Our limited interaction with the opposite sex takes the “casual” out of everything. A young man walking down the hallway of a girls’ dorm is an event — like the paparazzi spotting Jennifer Aniston coming out of the home of her latest squeeze. Curious eyes peer over books and computer screens to follow him to his destination. He’s a foreigner, and if he’s seen around the risky hours of midnight or 9 a.m., antennae go up.
Many students think enforced casualness contributes to awkward gender relations. Dorm rules that apply to couples, such as “three feet on the ground” in the 24-hour lounges, seem positively Ozzie-and-Harrietish. There aren’t many places for a genuine, romantic, on-campus date, considering the deafening sound of ESPN in the LaFortune Student Center and the tipsy (though entertaining) nighttime crowd downing cheese-fries at Reckers.
Notre Dame recognized that there was a problem in 2004 when it provided students with a Gender Relations Center to help us “navigate the complicated world of gender relations.” Dorm discussions with pithy titles such as “Let’s Talk about Sex, Baby” or “What’s Love Got to Do with It?” make regular appearances, but most students can’t keep a straight face when adults attempt to talk about the “hook-up culture” at Notre Dame. Students talk about unhealthy and alcohol-induced hookups, but they also talk about another piece of Notre Dame lore: the “ring by spring” race to get engaged by the end of senior year. Other students scoff at the seasonal deadline.
We’ve got big agendas, great plans in the works. We study abroad, take on internships, chair committees, work out, go to Mass, eat and sleep (at least for a few hours). Some of us embark on serious relationships and experience the excitement, drama and the heartbreak that they bring. Many of us eye these couples across the quad walking hand in hand and wonder, who has the time?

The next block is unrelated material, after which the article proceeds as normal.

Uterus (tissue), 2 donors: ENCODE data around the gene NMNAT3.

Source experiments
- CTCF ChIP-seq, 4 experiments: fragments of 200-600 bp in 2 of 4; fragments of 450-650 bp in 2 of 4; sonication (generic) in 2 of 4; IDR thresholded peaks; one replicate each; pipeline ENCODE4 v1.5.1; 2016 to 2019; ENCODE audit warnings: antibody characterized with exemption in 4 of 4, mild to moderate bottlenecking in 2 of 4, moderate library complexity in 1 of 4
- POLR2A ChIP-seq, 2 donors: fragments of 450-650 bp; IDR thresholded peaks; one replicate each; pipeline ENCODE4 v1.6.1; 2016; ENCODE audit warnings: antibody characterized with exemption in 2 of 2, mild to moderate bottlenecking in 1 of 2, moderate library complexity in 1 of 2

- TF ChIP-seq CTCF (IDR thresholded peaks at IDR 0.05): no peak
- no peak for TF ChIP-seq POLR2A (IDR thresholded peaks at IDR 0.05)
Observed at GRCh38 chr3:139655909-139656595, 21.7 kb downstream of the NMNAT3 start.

We admit to each other that perhaps gender relations are a bit strained here at Notre Dame, but we adamantly argue that it’s not us. Even if we were those, ahem, “studious” kids in high school, we’re by no means awkward. We simply don’t have the same formula our parents did for finding that special someone. It just doesn’t exist for us. Our romantic advances fall into the categories of “hookup” or “husband,” with half of us scowling at the “ring by spring” phenomenon and the other half castigating the popularity of three-day flings.
You have to understand, we live in the land of books and beer — an odd couple, to be sure, but clear to those of us who get the division. We study until our brains feel mushy and then head out for a night of fun with friends. This part must sound familiar, right?
Students at Notre Dame recognize this is a different place, and they love it for its ability to build family bonds like no other school. But that little question of men and women and how they get along here persists. It’s an issue. It’s a problem. And most students think it could be fixed if everyone — students, professors, administrators — would just relax and learn to trust the kids a little more. In the meantime, perhaps some of us will step outside the box and try that dinner-and-a-movie thing.
Kristen Dold, a senior from Chicago, was the magazine’s intern during the autumn 2008 semester.